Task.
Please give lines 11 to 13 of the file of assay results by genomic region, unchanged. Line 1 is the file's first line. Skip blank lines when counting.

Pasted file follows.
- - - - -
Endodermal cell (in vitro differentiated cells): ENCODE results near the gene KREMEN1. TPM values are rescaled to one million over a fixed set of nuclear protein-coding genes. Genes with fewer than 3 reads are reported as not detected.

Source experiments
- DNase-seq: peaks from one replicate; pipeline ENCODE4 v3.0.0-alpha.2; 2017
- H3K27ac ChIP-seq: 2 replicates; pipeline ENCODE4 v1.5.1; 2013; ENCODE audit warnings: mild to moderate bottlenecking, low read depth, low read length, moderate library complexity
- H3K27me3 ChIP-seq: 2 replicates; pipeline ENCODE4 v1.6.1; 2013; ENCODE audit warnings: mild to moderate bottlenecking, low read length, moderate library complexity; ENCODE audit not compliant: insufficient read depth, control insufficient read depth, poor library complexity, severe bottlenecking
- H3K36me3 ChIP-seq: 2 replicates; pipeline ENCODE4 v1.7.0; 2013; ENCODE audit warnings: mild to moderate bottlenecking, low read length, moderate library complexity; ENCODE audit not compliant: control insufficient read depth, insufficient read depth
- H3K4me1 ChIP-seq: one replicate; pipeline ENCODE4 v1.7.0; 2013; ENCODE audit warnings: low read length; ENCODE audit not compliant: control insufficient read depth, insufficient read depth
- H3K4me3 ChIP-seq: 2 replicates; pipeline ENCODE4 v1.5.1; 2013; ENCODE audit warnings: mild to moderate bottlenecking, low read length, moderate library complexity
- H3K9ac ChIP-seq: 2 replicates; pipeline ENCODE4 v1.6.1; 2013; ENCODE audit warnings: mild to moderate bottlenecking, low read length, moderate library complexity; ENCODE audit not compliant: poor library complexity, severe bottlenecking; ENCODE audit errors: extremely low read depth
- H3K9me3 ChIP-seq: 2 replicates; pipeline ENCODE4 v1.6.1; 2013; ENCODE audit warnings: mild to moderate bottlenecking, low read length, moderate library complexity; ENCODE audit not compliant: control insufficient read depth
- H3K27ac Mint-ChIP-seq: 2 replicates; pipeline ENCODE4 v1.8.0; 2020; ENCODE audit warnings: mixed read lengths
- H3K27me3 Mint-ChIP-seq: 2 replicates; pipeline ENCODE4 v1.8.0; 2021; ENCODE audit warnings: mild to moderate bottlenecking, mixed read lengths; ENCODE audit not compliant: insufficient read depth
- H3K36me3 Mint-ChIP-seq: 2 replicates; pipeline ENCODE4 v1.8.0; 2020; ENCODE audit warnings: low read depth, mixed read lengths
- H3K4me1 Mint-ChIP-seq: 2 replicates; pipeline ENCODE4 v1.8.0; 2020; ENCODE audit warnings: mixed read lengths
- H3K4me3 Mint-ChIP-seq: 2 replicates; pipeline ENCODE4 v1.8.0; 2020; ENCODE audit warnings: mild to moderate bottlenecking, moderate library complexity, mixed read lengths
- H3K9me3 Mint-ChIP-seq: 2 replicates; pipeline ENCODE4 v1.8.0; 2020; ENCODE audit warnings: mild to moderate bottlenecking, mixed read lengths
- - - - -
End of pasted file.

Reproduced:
- H3K27ac Mint-ChIP-seq: 2 replicates; pipeline ENCODE4 v1.8.0; 2020; ENCODE audit warnings: mixed read lengths
- H3K27me3 Mint-ChIP-seq: 2 replicates; pipeline ENCODE4 v1.8.0; 2021; ENCODE audit warnings: mild to moderate bottlenecking, mixed read lengths; ENCODE audit not compliant: insufficient read depth
- H3K36me3 Mint-ChIP-seq: 2 replicates; pipeline ENCODE4 v1.8.0; 2020; ENCODE audit warnings: low read depth, mixed read lengths